Natasha writes in:
I’ve been enjoying your blog and I wondered if I could ask you for some advice. I am an aspiring writer living in LA, ideally hoping to write for hour long television dramas. I am currently considering taking classes in television production. I figured it would be a good idea to learn about the production side of things as this would give me some more options (like writing and shooting my own projects, or pursuing production assistant jobs). Also I’m sure a better understanding of the production side would help me to write more effectively for television, especially in the future if I was ever to become a showrunner.
I’ve been looking into the Television Production Certificate at Los Angeles City College. Apparently the classes are mainly focused on multiple camera studio productions. Since I’m really interested in working on single camera television dramas, I’m not sure how relevant this course would be. Is there much overlap in the skills and techniques used in multiple camera television productions and those used in single camera television productions? I am wondering if the skills taught in these classes, as well as experience working on multiple camera productions such as reality shows, would be transferable to working on single camera scripted dramas, or whether they are just too different?
There are plenty of skills that carry over from multicamera to single camera productions. You just won’t learn any of these skills in the classroom.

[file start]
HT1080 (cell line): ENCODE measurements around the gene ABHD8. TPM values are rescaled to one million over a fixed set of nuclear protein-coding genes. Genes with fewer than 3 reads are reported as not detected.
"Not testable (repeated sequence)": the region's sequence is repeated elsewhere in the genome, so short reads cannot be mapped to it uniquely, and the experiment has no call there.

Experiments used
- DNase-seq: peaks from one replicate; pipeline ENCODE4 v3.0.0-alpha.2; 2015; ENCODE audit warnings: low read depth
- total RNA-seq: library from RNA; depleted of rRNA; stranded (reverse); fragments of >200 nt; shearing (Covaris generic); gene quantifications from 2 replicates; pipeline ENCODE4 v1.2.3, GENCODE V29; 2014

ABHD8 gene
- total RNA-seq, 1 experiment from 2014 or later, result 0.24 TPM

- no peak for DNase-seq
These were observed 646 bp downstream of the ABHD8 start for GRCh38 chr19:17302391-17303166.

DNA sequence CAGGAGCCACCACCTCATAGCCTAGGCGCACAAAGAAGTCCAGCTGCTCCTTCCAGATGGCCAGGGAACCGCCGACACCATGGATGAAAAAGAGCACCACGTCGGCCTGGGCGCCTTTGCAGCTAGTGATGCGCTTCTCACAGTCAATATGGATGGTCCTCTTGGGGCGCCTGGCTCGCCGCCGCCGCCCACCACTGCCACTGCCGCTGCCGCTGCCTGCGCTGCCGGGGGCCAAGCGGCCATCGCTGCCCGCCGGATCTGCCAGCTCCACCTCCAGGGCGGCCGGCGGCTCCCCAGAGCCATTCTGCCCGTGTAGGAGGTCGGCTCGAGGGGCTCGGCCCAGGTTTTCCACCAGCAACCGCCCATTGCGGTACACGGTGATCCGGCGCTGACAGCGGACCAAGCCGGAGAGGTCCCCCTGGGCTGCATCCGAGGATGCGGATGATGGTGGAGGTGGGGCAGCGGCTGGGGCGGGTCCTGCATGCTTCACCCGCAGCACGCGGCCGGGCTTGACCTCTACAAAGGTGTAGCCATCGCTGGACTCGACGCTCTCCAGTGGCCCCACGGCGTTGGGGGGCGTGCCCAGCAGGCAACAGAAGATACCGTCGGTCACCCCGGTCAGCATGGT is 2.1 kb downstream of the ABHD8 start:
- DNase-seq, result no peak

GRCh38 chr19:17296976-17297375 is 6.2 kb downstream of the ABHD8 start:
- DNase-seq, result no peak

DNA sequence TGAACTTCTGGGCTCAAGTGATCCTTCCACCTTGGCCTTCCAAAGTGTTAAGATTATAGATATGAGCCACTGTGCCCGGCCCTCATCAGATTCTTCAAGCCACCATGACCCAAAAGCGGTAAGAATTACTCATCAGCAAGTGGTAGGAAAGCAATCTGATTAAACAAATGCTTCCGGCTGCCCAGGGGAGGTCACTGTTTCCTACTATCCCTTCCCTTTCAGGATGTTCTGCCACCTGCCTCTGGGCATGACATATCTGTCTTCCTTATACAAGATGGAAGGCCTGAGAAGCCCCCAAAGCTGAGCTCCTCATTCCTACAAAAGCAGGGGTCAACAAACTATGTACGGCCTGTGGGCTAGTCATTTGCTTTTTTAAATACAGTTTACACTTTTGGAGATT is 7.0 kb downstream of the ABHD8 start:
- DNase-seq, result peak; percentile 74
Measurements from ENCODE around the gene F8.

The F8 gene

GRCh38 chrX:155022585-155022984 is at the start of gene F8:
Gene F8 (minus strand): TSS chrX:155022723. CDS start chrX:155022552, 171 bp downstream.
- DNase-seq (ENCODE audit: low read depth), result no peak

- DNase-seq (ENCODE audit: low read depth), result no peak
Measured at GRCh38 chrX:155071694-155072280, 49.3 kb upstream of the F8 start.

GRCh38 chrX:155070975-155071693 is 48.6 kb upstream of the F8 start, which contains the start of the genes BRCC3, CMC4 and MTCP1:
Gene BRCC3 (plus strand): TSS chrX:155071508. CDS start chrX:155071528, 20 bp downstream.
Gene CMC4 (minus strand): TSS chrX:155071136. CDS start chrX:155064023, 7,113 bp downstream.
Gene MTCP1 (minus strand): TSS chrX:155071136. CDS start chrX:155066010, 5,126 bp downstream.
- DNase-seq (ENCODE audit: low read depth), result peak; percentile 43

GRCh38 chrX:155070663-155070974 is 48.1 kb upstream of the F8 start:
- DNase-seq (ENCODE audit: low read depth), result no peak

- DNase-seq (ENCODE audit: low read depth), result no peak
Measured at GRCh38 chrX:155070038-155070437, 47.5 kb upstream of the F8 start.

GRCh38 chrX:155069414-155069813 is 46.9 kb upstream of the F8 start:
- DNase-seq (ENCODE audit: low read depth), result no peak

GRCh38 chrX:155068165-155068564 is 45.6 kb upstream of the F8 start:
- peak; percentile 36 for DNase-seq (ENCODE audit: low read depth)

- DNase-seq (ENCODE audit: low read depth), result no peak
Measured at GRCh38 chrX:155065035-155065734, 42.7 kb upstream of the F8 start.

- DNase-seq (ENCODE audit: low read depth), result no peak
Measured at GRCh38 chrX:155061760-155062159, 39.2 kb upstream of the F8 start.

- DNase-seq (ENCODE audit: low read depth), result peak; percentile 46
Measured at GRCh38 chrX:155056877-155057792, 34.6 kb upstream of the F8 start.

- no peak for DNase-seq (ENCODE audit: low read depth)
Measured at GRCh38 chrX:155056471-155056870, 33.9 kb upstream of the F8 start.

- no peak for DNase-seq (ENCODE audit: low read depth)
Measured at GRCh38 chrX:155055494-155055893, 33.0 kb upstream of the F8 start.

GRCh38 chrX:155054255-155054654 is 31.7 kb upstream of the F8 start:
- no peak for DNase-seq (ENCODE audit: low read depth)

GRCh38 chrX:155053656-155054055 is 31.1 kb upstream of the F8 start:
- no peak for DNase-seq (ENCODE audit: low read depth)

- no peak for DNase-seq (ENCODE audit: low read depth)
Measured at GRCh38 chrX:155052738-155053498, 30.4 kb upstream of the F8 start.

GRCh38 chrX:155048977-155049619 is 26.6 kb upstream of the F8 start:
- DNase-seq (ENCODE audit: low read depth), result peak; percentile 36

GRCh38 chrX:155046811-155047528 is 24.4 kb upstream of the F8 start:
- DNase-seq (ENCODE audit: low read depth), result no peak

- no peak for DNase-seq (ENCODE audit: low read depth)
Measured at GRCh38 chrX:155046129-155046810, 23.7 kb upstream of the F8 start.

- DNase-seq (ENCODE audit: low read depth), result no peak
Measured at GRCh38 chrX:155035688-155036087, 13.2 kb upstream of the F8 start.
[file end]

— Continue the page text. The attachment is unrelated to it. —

A lot of parents teach their children how to read and do math well before they’re in kindergarten. The first couple years of school are more-or-less refresher courses for these kids. So why send them to school at all? Socialization.
Twelve years later, you’re once again in the same boat. College, or at least film school, isn’t about learning skills. It’s about about getting out of your parents’ house, meeting people your own age, drinking all night and suddenly realizing you have a paper due in the morning. It’s about learning how to fulfill your responsibilities even though nobody honestly cares if you succeed or fail.
Whatever minimal production skills you learn will be eclipsed by your first day on set. So don’t worry about what classes you’ll take; worry about networking and landing internships and being your own person.
Also, you’re way too youn to worry about where your career will take you. Maybe you’ll like multicam, maybe you’ll hate it, but you’ll have no idea until you do it.
So why not try it?